This would reduce the need for people to remember a wide range of username and password combinations to log in to different services, they said.

This has often led to passwords being reused across multiple accounts – something experts said was one of the biggest security risks in the digital world.

Apple, Google and Microsoft said they hoped to start making these capabilities available across their platforms over the coming year.

The technology giants agreed to support a common passwordless sign-in which has been created by industry body the Fido Alliance and World Wide Web Consortium. Stock image

‘Simpler, stronger authentication’ is not just Fido Alliance’s tagline – it also has been a guiding principle for our specifications and deployment guidelines,’ Fido Alliance executive director Andrew Shikiar said.

‘Ubiquity and usability are critical to seeing multi-factor authentication adopted at scale, and we applaud Apple, Google and Microsoft for helping make this objective a reality by committing to support this user friendly innovation,’ he added.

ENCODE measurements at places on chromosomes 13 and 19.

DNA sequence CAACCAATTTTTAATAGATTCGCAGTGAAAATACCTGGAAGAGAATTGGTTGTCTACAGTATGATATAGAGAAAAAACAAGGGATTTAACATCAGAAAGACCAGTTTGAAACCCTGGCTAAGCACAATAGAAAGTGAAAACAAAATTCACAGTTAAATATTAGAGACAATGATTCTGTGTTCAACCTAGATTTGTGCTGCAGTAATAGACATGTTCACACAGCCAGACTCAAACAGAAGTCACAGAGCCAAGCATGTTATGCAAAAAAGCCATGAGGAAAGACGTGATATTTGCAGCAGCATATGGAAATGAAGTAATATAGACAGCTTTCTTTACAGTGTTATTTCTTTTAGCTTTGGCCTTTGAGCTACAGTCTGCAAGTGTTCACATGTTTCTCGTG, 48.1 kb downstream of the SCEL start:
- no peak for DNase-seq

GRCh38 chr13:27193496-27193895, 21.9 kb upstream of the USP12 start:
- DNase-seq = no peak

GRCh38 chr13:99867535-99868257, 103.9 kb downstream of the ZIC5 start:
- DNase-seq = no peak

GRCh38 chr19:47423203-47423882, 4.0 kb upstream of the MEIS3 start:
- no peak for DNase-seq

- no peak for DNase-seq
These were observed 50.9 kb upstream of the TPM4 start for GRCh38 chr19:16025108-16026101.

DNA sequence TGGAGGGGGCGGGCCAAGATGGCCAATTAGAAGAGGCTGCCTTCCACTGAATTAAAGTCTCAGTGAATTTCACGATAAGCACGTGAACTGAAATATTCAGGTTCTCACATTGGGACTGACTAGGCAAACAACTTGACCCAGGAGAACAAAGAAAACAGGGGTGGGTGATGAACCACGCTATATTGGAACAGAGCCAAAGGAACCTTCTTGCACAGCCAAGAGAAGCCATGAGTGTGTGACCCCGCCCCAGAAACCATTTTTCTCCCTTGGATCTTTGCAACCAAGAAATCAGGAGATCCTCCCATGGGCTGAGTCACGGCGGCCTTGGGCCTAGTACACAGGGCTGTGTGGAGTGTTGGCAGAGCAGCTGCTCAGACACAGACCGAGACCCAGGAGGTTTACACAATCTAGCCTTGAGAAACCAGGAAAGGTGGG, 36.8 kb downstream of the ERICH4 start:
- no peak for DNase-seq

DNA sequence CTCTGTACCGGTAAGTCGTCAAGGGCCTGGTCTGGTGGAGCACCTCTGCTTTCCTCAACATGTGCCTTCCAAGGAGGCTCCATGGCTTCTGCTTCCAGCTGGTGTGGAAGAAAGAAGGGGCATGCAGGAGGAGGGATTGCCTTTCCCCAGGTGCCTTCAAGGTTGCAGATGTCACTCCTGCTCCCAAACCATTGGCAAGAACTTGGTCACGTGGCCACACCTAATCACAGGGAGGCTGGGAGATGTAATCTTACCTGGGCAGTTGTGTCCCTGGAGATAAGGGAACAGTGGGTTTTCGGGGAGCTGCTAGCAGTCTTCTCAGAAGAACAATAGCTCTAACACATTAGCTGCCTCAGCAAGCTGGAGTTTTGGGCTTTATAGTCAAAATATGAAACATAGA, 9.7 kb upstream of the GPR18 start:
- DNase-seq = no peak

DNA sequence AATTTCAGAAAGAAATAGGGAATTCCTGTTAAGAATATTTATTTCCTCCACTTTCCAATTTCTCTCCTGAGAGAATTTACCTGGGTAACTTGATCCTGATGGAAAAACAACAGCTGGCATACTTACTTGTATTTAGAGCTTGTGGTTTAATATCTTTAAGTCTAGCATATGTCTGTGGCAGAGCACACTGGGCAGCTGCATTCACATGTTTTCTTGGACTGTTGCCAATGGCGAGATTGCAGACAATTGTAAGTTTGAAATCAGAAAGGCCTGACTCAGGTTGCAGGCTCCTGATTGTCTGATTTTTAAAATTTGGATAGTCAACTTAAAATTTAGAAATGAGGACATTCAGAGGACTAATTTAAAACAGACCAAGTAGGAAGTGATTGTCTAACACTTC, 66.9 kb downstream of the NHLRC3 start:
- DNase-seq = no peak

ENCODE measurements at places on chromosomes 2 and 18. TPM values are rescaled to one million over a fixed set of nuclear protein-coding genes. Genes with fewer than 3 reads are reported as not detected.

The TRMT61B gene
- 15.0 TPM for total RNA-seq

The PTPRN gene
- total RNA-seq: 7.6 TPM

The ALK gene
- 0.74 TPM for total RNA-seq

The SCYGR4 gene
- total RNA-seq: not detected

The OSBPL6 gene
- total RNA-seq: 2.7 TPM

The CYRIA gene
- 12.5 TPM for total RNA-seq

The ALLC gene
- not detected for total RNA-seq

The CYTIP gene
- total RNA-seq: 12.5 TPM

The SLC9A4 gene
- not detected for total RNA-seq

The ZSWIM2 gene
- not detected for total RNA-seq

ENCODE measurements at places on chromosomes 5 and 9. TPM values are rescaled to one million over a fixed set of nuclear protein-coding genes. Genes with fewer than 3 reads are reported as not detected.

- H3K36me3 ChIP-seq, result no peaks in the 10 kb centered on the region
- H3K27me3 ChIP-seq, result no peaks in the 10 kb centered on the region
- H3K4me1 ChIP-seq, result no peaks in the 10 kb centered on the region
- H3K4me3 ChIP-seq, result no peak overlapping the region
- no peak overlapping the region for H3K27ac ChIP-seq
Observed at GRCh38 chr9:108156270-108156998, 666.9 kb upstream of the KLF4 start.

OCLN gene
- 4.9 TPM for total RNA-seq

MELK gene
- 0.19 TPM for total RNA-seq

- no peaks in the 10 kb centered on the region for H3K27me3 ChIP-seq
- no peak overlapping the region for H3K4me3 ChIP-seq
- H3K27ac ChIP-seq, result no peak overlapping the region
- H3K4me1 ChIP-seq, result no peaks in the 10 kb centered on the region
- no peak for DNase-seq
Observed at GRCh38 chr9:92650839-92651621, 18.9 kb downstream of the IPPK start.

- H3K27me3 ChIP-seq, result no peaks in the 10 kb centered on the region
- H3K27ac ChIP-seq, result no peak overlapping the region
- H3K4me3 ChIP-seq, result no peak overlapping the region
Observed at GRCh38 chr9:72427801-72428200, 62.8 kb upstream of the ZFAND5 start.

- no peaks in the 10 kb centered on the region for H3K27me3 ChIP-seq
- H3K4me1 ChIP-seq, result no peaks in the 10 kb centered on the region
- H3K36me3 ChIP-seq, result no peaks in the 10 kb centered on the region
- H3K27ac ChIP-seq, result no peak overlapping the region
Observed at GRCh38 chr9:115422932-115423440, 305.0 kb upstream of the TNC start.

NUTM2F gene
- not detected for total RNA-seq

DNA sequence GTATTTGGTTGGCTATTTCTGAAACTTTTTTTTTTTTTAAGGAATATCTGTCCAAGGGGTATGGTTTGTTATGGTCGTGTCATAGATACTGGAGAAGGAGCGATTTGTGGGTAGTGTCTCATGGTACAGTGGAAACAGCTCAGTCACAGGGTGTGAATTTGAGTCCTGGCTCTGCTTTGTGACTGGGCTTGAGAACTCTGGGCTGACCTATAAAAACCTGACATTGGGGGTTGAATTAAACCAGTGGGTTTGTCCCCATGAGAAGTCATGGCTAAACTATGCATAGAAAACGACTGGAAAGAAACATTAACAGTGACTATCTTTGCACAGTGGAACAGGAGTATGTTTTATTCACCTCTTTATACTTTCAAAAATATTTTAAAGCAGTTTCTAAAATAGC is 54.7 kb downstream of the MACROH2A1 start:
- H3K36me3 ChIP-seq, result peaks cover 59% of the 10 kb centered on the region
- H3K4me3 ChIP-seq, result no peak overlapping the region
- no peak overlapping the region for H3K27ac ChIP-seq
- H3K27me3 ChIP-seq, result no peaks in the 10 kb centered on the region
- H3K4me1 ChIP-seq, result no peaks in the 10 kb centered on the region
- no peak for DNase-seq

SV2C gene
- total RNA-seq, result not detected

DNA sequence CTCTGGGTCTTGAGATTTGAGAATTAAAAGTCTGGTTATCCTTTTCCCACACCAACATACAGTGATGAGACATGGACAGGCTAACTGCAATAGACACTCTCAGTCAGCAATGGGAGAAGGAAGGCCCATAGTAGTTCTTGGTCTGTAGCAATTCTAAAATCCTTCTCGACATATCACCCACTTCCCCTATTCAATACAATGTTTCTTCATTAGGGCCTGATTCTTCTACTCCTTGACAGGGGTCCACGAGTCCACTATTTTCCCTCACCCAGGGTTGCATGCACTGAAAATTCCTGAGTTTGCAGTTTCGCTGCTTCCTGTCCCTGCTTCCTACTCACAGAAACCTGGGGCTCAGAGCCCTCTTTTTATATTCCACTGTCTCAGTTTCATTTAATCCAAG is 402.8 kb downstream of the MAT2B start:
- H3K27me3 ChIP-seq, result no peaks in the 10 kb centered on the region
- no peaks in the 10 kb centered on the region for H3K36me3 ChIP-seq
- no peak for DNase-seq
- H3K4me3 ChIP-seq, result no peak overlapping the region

‘This new capability stands to usher in a new wave of low-friction Fido implementations alongside the ongoing and growing utilisation of security keys.’

‘123456’ and ‘password’ are among the most popular passwords used by CEOs 

It’s something that we’re all regularly warned about, but it seems that even top executives are still using passwords that are very easy to guess.

New research by NordPass has revealed the most popular passwords used by CEOs – with ‘123456’ and ‘password’ continuing to top the list.

Names and mythical creatures are also very commonly used, with ‘Michael’, ‘Jordans’ and ‘dragon’ also featuring in the top list.

The list of top passwords used by CEOs was compiled by NordPass in partnership with independent researchers specialising in research about cybersecurity incidents.

The team analysed over 290 million data breaches worldwide, before grouping passwords according to job title and industry.